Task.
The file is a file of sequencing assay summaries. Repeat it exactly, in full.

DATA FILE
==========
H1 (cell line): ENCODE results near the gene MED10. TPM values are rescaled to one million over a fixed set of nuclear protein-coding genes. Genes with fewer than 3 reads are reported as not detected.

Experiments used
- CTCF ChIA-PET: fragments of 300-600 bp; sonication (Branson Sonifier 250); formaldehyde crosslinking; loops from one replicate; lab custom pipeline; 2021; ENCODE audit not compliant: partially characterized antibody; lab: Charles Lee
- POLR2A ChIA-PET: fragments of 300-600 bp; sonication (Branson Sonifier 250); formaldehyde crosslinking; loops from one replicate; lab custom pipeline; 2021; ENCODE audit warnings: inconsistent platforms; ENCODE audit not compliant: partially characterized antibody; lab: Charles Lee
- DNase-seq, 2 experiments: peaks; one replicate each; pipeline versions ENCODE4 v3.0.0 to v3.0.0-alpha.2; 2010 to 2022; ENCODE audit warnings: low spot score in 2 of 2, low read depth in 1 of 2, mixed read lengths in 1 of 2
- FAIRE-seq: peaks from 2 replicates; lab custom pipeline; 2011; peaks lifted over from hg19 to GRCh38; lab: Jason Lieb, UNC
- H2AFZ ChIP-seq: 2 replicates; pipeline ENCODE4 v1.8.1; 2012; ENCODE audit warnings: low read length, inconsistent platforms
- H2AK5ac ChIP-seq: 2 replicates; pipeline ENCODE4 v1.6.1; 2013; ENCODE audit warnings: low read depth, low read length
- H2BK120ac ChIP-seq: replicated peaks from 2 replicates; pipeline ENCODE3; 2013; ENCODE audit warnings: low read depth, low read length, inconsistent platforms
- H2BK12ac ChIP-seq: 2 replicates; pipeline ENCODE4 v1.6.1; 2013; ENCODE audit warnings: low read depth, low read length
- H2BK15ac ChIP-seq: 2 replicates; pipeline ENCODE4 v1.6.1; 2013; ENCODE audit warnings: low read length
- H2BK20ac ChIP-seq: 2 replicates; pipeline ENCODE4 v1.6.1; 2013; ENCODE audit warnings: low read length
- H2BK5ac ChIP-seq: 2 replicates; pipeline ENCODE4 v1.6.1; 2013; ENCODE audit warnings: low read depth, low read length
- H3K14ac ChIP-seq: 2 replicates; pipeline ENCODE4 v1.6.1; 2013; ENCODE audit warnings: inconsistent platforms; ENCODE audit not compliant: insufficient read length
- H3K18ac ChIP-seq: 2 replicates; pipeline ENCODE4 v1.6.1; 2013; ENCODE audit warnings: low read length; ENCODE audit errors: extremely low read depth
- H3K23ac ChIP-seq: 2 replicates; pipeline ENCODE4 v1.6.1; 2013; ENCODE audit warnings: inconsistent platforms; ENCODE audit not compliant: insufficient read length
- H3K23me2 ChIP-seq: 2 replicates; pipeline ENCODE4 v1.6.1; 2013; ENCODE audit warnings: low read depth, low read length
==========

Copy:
H1 (cell line): ENCODE results near the gene MED10. TPM values are rescaled to one million over a fixed set of nuclear protein-coding genes. Genes with fewer than 3 reads are reported as not detected.

Experiments used
- CTCF ChIA-PET: fragments of 300-600 bp; sonication (Branson Sonifier 250); formaldehyde crosslinking; loops from one replicate; lab custom pipeline; 2021; ENCODE audit not compliant: partially characterized antibody; lab: Charles Lee
- POLR2A ChIA-PET: fragments of 300-600 bp; sonication (Branson Sonifier 250); formaldehyde crosslinking; loops from one replicate; lab custom pipeline; 2021; ENCODE audit warnings: inconsistent platforms; ENCODE audit not compliant: partially characterized antibody; lab: Charles Lee
- DNase-seq, 2 experiments: peaks; one replicate each; pipeline versions ENCODE4 v3.0.0 to v3.0.0-alpha.2; 2010 to 2022; ENCODE audit warnings: low spot score in 2 of 2, low read depth in 1 of 2, mixed read lengths in 1 of 2
- FAIRE-seq: peaks from 2 replicates; lab custom pipeline; 2011; peaks lifted over from hg19 to GRCh38; lab: Jason Lieb, UNC
- H2AFZ ChIP-seq: 2 replicates; pipeline ENCODE4 v1.8.1; 2012; ENCODE audit warnings: low read length, inconsistent platforms
- H2AK5ac ChIP-seq: 2 replicates; pipeline ENCODE4 v1.6.1; 2013; ENCODE audit warnings: low read depth, low read length
- H2BK120ac ChIP-seq: replicated peaks from 2 replicates; pipeline ENCODE3; 2013; ENCODE audit warnings: low read depth, low read length, inconsistent platforms
- H2BK12ac ChIP-seq: 2 replicates; pipeline ENCODE4 v1.6.1; 2013; ENCODE audit warnings: low read depth, low read length
- H2BK15ac ChIP-seq: 2 replicates; pipeline ENCODE4 v1.6.1; 2013; ENCODE audit warnings: low read length
- H2BK20ac ChIP-seq: 2 replicates; pipeline ENCODE4 v1.6.1; 2013; ENCODE audit warnings: low read length
- H2BK5ac ChIP-seq: 2 replicates; pipeline ENCODE4 v1.6.1; 2013; ENCODE audit warnings: low read depth, low read length
- H3K14ac ChIP-seq: 2 replicates; pipeline ENCODE4 v1.6.1; 2013; ENCODE audit warnings: inconsistent platforms; ENCODE audit not compliant: insufficient read length
- H3K18ac ChIP-seq: 2 replicates; pipeline ENCODE4 v1.6.1; 2013; ENCODE audit warnings: low read length; ENCODE audit errors: extremely low read depth
- H3K23ac ChIP-seq: 2 replicates; pipeline ENCODE4 v1.6.1; 2013; ENCODE audit warnings: inconsistent platforms; ENCODE audit not compliant: insufficient read length
- H3K23me2 ChIP-seq: 2 replicates; pipeline ENCODE4 v1.6.1; 2013; ENCODE audit warnings: low read depth, low read length